Before each roll, you may decided to yell "BANK" at which point you add your scratchScore to your totalScore and reset the scratchScore to 0. Everytime you yell "BANK" though you will lose 1 life.

If lives=0 you lose. Otherwise youc an win by achieving a totalScore that is >= 40. The idea is to only yell "BANK" when your scratchScore is somewhat large.

Here is an example game:

1. lives = 5; total score = 0; scratch score = 0. You roll a 2 and do not yell ”bank.”
2. lives = 5; total score = 0; scratch score = 2. You roll a 3 and do not yell ”bank.”
3. lives = 5; total score = 0; scratch score = 5. You roll a 4 and yell ”bank.”
4. lives = 4; total score = 9; scratch score = 0. You roll a 2 and do not yell ”bank.”
5. lives = 4; total score = 9; scratch score = 2. You roll a 6.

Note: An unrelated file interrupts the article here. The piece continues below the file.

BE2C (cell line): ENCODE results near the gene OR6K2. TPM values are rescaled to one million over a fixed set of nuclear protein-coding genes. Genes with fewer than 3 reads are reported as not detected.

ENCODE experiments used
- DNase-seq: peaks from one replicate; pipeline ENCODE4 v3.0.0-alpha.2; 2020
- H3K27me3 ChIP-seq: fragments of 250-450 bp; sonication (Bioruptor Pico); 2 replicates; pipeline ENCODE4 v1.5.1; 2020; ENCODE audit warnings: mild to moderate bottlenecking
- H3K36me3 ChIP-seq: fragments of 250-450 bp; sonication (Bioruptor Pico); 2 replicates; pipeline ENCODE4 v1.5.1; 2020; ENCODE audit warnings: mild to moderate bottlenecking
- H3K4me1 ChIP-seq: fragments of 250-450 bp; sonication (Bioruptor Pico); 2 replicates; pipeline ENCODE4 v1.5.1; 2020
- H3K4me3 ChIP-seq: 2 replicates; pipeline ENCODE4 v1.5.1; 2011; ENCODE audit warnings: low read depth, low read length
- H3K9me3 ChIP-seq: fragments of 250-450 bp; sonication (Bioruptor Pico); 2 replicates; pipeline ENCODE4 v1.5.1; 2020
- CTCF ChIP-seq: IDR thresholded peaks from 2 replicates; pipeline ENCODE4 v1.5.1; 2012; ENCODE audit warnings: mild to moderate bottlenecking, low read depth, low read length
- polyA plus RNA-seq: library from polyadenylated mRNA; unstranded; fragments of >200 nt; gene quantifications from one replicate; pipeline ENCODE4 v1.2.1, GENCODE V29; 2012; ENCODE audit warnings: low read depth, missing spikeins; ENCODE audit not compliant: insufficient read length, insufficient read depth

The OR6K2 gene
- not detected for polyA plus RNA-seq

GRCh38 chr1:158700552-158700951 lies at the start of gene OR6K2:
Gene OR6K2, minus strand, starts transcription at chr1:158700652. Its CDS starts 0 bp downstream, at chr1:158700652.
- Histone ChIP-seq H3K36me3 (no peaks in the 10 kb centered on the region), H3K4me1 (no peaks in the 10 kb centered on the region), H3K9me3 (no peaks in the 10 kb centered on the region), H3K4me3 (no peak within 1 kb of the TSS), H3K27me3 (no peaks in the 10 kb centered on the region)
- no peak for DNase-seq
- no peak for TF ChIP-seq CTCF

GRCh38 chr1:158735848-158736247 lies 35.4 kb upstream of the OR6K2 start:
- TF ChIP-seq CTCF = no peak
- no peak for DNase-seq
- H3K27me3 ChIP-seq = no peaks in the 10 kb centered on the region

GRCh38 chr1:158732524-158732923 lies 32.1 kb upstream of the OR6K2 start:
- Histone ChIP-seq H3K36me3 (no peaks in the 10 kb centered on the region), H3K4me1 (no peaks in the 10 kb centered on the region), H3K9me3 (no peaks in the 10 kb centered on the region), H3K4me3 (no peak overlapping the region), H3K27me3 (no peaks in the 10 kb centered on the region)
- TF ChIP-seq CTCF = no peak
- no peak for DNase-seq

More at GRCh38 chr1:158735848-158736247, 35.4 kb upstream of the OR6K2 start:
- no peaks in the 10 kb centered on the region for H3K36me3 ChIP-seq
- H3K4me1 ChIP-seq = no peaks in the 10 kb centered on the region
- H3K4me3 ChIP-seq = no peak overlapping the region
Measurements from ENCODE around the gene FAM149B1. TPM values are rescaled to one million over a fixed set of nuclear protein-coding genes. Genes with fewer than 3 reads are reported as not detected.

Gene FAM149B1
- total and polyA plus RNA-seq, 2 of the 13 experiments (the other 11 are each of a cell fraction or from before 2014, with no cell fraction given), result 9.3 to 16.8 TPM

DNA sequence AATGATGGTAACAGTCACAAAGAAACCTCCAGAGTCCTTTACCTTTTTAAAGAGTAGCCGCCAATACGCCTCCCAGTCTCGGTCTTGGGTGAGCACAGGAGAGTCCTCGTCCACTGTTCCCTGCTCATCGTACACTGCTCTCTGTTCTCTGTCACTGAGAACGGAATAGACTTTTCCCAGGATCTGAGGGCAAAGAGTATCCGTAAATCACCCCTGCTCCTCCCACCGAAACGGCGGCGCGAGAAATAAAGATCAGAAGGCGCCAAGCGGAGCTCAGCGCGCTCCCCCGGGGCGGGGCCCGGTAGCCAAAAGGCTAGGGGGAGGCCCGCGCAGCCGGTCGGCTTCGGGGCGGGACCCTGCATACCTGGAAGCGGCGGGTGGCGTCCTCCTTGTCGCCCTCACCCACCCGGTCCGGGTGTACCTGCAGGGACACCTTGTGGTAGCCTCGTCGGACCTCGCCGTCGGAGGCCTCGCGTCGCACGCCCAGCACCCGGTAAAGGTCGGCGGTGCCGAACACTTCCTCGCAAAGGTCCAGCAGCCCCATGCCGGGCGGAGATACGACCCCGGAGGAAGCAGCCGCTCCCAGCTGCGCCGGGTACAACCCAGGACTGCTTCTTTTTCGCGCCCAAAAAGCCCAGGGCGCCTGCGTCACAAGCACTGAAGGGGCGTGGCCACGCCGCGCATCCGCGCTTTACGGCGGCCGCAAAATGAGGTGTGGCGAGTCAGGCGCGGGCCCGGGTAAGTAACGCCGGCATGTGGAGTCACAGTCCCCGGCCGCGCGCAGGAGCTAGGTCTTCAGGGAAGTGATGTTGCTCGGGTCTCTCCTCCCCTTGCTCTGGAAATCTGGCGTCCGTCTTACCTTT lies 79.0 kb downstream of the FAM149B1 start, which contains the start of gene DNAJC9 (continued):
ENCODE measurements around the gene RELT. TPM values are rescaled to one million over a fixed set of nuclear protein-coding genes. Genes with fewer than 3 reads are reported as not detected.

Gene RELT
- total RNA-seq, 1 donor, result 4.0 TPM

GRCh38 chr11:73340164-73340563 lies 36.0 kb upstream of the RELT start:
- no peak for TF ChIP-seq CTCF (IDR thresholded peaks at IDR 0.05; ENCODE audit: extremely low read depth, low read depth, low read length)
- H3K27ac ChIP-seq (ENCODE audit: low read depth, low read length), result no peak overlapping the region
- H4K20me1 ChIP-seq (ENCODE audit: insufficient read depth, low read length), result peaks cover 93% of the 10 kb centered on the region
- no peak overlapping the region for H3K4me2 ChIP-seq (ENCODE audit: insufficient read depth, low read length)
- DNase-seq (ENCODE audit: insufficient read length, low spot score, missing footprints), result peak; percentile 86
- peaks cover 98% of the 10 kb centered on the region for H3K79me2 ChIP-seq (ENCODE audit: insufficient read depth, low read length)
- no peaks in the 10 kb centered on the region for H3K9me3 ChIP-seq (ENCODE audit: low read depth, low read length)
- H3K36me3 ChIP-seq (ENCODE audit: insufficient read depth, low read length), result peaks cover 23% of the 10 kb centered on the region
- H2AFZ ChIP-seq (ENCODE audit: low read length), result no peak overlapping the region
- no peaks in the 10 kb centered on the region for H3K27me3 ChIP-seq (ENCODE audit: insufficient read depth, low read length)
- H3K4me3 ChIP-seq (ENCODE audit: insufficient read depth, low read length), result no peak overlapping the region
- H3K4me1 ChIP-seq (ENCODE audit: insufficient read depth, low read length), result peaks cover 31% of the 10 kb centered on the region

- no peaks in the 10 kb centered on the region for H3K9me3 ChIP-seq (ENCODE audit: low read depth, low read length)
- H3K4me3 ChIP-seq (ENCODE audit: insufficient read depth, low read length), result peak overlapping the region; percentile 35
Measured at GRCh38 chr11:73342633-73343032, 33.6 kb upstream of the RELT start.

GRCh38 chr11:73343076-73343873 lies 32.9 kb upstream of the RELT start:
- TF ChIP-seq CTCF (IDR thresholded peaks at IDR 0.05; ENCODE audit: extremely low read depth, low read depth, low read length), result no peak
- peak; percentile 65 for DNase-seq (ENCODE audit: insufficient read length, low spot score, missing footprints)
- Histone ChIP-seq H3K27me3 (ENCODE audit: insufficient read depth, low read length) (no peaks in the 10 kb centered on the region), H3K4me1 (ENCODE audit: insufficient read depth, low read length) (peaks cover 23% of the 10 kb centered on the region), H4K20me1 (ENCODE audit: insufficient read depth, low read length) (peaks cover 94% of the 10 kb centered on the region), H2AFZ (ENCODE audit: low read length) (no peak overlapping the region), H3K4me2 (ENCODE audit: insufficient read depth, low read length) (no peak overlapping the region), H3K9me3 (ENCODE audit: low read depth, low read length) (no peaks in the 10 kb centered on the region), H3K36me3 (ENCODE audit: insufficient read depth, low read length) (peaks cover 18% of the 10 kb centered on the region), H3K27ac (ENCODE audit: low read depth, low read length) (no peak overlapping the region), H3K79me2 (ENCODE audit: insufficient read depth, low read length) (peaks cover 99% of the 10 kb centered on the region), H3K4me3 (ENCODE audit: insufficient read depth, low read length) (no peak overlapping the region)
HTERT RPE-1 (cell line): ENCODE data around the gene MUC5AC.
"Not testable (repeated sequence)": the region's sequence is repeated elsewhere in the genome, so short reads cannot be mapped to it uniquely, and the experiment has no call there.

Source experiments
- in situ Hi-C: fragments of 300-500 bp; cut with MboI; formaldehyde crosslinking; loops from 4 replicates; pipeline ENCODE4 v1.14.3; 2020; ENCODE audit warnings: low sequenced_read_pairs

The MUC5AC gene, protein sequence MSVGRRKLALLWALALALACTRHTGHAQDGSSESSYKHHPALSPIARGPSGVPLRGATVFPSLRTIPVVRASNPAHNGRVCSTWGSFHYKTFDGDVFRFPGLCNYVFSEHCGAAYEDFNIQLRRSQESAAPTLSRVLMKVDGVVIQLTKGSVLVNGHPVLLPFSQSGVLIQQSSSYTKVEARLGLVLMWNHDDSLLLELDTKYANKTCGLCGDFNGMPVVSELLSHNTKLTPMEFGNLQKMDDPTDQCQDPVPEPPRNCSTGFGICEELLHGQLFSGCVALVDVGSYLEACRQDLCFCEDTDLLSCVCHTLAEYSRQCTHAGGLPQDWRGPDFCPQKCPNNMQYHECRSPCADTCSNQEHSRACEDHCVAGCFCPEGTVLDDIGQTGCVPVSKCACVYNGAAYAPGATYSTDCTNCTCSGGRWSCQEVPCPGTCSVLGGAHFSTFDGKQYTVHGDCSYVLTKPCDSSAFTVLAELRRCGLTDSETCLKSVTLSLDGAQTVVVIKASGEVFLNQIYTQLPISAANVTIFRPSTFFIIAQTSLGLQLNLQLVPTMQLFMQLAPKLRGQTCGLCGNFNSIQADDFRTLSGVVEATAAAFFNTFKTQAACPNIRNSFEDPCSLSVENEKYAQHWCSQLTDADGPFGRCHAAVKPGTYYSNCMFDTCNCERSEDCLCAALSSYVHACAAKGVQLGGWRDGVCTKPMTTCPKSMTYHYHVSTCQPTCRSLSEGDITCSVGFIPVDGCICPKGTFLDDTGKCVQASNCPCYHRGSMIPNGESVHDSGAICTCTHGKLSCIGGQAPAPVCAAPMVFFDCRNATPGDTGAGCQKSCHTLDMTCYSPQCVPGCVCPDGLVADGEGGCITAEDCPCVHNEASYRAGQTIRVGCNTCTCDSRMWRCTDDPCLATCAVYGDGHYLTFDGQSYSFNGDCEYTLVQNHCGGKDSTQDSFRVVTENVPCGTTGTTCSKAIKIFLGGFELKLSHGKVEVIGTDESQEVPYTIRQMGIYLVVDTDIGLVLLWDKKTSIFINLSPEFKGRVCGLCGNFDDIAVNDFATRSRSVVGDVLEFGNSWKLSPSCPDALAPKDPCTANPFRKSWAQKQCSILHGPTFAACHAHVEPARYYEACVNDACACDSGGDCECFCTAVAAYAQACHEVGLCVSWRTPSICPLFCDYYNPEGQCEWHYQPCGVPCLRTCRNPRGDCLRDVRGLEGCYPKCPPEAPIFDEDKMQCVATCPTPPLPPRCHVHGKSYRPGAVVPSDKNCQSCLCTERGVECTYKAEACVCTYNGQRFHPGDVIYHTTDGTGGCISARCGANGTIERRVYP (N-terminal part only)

6. lives = 3; total score = 9; scratch score = 0
7. ... repeat untill lives=0 or totalScore >= 40

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#### Indefinite Integral of ${\tan(x)}^{p/q}$

Mailbox Asks: Indefinite Integral of ${\tan(x)}^{p/q}$
I have seen a lot of videos in which people integrate functions like $\sqrt{\tan(x)}$, $\sqrt[3]{\tan^2(x)}$, etc. I was wondering if there was a closed-form expression for $$\int (\tan{x})^{\frac{p}{q}} dx$$

Where $p,q$ are integers, and $q \neq 0$. Eventually, I would like to generalize the result to an integrand ${\tan(x)}^r$, for $r \in \mathbb{R}$, but for now we can stay with the rationals.

My attempt at solving this:

Let $u = \tan(x) \implies x = \arctan(u), dx = \frac{du}{1+u^2}$. This yields $$\int \frac{u^{\frac{p}{q}}}{1+u^2}du$$

But I'm not sure where to go from here. My first thought was long division, but that can't work here. I also considered treating $\frac{1}{1+u^2}$ like a geometric series, but that has a finite radius of convergence.

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#### How does a Phantom Rogue's Ghost Walk ability movement work?

• Rykara
• Social
• Replies: 0